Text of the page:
Salt and Light

by Daryl Byler
2006 Revival
February 19, 2006
Matthew 5:13-16; Ephesians 5:8-9

One of the fastest growing crimes in this country is identity theft, where someone gets your Social Security or drivers license or credit card and uses your identity for all sorts of financial gain or mischief. The Bible says we are created in God’s image. But the world engages in identity theft. The world tries to steal our true identity by telling us that we’re only valuable if we are always busy, or have lots of money, or you name it. Revival is about reclaiming our true identity as followers of Jesus.

We are God’s children – beloved; adopted into God’s family; revealing God’s character by the ways we act. We are God’s temple – a sanctuary where God dwells; a place where all who so choose can experience God’s holy and healing presence; a sanctuary where all can find safety, welcome and embrace. We are to be a place where dividing walls are torn down and all have equal access to God.

And in the text for today, Jesus offers us two more images to help us understand our identity – salt of the earth and light of the world.

The setting for the Sermon on the Mount was likely a hillside near Capernaum, overlooking the Sea of Galilee. Jesus appears to have been speaking primarily to his immediate disciples (5:1-2). But it is also clear that crowds were listening in because, at the end of the sermon, Matthew notes that “the crowds were astounded at his teaching.”

In the text for today, Jesus offers two vivid images of the church. He says that the church is the “salt of the earth” and the “light of the world” (5:13-14). Jesus did not say that we should be salt and light. He said that we are salt and light. This is our inescapable identity, our very nature, as God’s people. When we become Christians, God’s powerful Spirit joins us to the body of Christ and we become salt and light.

The way that Jesus describes this, it requires more effort to deny our identity than it does to live it out. We have to lose our saltiness. We have to cover up our light. Another way of saying this is that our natural state as Christians is to be salt and light. Our unnatural state is to be tasteless and hidden.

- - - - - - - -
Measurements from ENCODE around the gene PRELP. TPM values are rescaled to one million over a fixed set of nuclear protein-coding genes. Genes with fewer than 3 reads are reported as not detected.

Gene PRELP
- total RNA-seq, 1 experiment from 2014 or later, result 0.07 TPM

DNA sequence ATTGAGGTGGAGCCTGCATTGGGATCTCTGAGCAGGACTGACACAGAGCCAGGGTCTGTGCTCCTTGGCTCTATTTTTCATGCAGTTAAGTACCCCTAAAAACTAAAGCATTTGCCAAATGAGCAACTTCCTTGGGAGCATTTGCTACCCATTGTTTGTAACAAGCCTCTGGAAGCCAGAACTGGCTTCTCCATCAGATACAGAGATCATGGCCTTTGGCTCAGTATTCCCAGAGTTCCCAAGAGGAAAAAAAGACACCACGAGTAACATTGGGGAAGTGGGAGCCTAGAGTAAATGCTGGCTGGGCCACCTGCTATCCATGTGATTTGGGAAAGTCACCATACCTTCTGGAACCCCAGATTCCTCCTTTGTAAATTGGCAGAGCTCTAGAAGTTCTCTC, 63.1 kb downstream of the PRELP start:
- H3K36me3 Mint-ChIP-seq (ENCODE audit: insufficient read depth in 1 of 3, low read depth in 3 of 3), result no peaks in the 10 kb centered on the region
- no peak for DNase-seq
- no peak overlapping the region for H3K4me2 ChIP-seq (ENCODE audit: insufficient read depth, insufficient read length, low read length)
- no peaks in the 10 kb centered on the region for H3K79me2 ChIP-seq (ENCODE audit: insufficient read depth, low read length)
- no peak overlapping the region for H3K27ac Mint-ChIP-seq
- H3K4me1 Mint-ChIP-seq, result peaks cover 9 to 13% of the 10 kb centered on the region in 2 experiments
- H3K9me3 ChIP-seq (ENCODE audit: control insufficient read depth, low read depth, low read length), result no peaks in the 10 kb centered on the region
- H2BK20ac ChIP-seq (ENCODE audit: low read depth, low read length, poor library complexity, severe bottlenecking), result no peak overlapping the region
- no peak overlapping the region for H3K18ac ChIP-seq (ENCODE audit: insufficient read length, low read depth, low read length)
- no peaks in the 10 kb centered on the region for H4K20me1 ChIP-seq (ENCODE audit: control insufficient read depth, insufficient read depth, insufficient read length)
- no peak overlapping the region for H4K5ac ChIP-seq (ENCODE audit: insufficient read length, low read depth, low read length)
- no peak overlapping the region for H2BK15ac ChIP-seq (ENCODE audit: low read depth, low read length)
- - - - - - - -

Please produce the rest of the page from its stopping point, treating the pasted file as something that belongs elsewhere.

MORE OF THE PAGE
So what does it mean for the church to be salt and light?

Salt does many things. Once a year, the MCC Washington Office makes homemade ice cream for everyone in our building on Capitol Hill. As you might imagine, this has become quite a popular event. All of you who have made ice cream know that you add lots of salt to the ice to lower the freezing temperature, which helps the ice cream harden more quickly.

But I doubt that lowering the freezing temperature is the image that Jesus had in mind – unless his point was that the church’s role is to help make sure that cooler heads prevail in our violent world. In addition to lowering the freezing temperature, salt also preserves and purifies.

But the image that Jesus seems to have foremost in his mind is that salt seasons or adds taste – because he seems concerned about salt losing its taste. “If salt has lost its taste, how can its saltiness be restored?” Jesus asks (Matt. 5:13a).

My best guess is that Jesus used the metaphor of salt because salt changes or transforms. Salt transforms bland food into tasty food. Salt transforms good food into even better food. It brings out the full flavor. Jesus likely had in mind that the church, empowered by God’s Spirit, would be a transforming body. It would transform enemies into friends; sinners into saints; and evil into good.

In short, salt would season and bring out the best in all things. That is the role in the church – to bring out the best in others and in all situations.

The second metaphor that Jesus uses to describe the church is one of light. This should come as no surprise. In the Old Testament, Israel was described as a light to the nations (Isaiah 42:6). Jesus described himself as the light of the world (John 8:12). And now, Jesus says that the church is to be the light of the world.

Light is a powerful image. The smallest amount of light overcomes darkness. I remember being struck by this fact one year at summer camp. One evening during campfire at Pine Lake, someone went way across the lake and lit the tiniest of candles. But this small light was visible across the expanse of the lake. Darkness cannot overcome light. Light always overcomes darkness.